In highly hedged post, Microsoft pledges support for DoH and other schemes, eventually.
In a post yesterday to the Microsoft Tech Community blog, Microsoft Windows Core Networking team members Tommy Jensen, Ivan Pashov, and Gabriel Montenegro announced that Microsoft is planning to adopt support for encrypted Domain Name System queries in order to “close one of the last remaining plain-text domain name transmissions in common web traffic.”
That support will first take the form of integration with DNS over HTTPS (DoH), a standard proposed by the Internet Engineering Task Force and supported by Mozilla, Google, and Cloudflare, among others. “As a platform, Windows Core Networking seeks to enable users to use whatever protocols they need, so we’re open to having other options such as DNS over TLS (DoT) in the future,” wrote Jensen, Pashov, and Montenegro. “For now, we’re prioritizing DoH support as the most likely to provide immediate value to everyone. For example, DoH allows us to reuse our existing HTTPS infrastructure.”
But Microsoft is being careful about how it deploys this compatibility given the current political fight over DoH being waged by Internet service providers concerned that they’ll lose a lucrative source of customer behavior data.
ISPs give a number of reasons for their opposition to DoH. Since it prevents them from viewing plain-text DNS requests, it prevents filtering and blocking of some content—including, in the United Kingdom, the enforcement of content-filtering requirements placed on them by UK law. Because of its adoption of DoH as part of the Firefox Web browser, the UK’s Internet Services Providers Association named Mozilla an “Internet Villain.”
In the US, ISP lobbyists have pressed Congress to prevent Google from deploying DoH on Chrome on antitrust grounds. Part of that lobbying is based on claims that Google would, as a letter from Comcast to members of Congress put it, “centraliz[e] a majority of worldwide DNS data with Google” and “give one provider control of Internet traffic routing and vast amounts of new data about consumers and competitors.”
According to the authors of the Microsoft post, the Windows implementation of DoH support will not change the status quo for corporate users or many ISP customers. “We will not be making any changes to which DNS server Windows was configured to use by the user or network,” Jensen et al wrote:
…[W]e will look for opportunities to encrypt Windows DNS traffic without changing the configured DNS resolvers set by users and system administrators.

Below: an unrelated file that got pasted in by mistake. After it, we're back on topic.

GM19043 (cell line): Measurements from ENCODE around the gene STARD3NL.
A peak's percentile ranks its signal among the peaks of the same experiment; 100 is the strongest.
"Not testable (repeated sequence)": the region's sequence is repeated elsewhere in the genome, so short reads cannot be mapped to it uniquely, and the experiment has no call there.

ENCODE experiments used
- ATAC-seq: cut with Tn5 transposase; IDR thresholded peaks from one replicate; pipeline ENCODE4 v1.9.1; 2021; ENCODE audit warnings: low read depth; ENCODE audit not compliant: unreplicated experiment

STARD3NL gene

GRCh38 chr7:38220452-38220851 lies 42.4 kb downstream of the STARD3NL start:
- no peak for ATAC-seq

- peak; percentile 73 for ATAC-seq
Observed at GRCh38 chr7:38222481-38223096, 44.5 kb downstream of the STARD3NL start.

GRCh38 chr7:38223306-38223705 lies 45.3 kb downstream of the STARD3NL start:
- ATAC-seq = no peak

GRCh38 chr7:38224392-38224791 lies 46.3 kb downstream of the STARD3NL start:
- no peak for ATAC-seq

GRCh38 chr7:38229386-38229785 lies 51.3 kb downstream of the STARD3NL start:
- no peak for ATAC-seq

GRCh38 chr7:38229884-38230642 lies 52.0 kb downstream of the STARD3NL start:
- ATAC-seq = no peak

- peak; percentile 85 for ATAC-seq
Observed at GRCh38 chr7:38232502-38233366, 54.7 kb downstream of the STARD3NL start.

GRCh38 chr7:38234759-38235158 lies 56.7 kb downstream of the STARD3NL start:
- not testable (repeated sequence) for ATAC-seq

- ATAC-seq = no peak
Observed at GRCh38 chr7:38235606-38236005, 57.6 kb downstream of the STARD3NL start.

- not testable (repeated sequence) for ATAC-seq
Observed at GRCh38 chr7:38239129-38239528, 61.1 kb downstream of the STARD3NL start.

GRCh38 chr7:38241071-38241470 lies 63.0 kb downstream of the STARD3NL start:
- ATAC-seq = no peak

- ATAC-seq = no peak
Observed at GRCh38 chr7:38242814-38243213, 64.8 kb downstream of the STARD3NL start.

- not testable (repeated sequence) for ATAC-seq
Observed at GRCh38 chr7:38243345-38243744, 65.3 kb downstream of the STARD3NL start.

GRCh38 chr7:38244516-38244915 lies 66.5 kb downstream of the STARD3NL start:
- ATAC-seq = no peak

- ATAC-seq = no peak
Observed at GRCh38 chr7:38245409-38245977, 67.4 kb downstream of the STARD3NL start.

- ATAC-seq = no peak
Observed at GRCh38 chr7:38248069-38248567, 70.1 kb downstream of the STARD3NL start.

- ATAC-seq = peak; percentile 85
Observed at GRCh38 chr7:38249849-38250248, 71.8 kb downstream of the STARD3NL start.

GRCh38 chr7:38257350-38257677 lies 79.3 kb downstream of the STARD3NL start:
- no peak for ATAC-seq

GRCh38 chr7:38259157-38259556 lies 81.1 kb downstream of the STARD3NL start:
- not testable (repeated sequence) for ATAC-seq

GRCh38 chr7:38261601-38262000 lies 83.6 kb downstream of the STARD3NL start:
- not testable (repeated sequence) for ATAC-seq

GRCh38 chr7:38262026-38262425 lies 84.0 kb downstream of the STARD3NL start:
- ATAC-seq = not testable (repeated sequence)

Today, users and admins decide what DNS server to use by picking the network they join or specifying the server directly; this milestone won’t change anything about that. Many people use ISP or public DNS content filtering to do things like block offensive websites. Silently changing the DNS servers trusted to do Windows resolutions could inadvertently bypass these controls and frustrate our users. We believe device administrators have the right to control where their DNS traffic goes.
However, Microsoft’s implementation will also not “get in the way” of applications that use DoH or other encrypted DNS requests themselves. And it will have to provide for fallbacks when DoH requests fail. “DoH use will be enforced so that a server confirmed by Windows to support DoH will not be consulted via classic DNS,” the Core Networking team members wrote. “If this preference for privacy over functionality causes any disruption in common Web scenarios, we’ll find out early.”
All of this is for the future, however. Microsoft is announcing its intent now before making early versions of the capability available to Windows Insiders, because, as the three wrote, “With encrypted DNS gaining more attention, we felt it was important to make our intentions clear as early as possible. We don’t want our customers wondering if their trusted platform will adopt modern privacy standards or not.”
It also seems that Microsoft is staking out a position friendly to ISPs—and to enterprises as well, where what might be hiding in encrypted DNS traffic from individual computers might be a security concern.
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